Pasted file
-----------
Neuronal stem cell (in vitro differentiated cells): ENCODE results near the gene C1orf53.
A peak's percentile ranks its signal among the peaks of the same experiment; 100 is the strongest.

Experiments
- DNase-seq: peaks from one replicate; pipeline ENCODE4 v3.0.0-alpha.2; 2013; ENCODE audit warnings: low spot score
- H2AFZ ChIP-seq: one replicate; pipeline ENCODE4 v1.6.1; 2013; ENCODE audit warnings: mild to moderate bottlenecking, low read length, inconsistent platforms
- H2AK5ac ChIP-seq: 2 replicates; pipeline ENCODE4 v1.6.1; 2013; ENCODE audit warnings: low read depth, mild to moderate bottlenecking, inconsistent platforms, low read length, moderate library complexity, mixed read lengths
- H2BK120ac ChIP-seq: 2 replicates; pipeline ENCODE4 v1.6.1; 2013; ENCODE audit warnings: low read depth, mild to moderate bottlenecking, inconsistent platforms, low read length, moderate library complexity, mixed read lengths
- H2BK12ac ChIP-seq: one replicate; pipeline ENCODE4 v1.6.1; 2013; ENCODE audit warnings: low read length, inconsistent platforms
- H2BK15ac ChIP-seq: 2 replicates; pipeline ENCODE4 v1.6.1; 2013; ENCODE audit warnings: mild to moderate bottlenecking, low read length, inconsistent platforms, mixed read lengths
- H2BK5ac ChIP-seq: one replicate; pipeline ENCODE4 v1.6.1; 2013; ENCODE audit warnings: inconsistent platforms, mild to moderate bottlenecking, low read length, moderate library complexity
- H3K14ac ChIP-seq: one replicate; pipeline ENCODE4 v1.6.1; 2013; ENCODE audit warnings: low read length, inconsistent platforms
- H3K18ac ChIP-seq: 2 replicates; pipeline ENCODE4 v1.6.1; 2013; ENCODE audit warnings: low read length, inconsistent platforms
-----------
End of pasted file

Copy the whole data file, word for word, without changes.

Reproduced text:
Neuronal stem cell (in vitro differentiated cells): ENCODE results near the gene C1orf53.
A peak's percentile ranks its signal among the peaks of the same experiment; 100 is the strongest.

Experiments
- DNase-seq: peaks from one replicate; pipeline ENCODE4 v3.0.0-alpha.2; 2013; ENCODE audit warnings: low spot score
- H2AFZ ChIP-seq: one replicate; pipeline ENCODE4 v1.6.1; 2013; ENCODE audit warnings: mild to moderate bottlenecking, low read length, inconsistent platforms
- H2AK5ac ChIP-seq: 2 replicates; pipeline ENCODE4 v1.6.1; 2013; ENCODE audit warnings: low read depth, mild to moderate bottlenecking, inconsistent platforms, low read length, moderate library complexity, mixed read lengths
- H2BK120ac ChIP-seq: 2 replicates; pipeline ENCODE4 v1.6.1; 2013; ENCODE audit warnings: low read depth, mild to moderate bottlenecking, inconsistent platforms, low read length, moderate library complexity, mixed read lengths
- H2BK12ac ChIP-seq: one replicate; pipeline ENCODE4 v1.6.1; 2013; ENCODE audit warnings: low read length, inconsistent platforms
- H2BK15ac ChIP-seq: 2 replicates; pipeline ENCODE4 v1.6.1; 2013; ENCODE audit warnings: mild to moderate bottlenecking, low read length, inconsistent platforms, mixed read lengths
- H2BK5ac ChIP-seq: one replicate; pipeline ENCODE4 v1.6.1; 2013; ENCODE audit warnings: inconsistent platforms, mild to moderate bottlenecking, low read length, moderate library complexity
- H3K14ac ChIP-seq: one replicate; pipeline ENCODE4 v1.6.1; 2013; ENCODE audit warnings: low read length, inconsistent platforms
- H3K18ac ChIP-seq: 2 replicates; pipeline ENCODE4 v1.6.1; 2013; ENCODE audit warnings: low read length, inconsistent platforms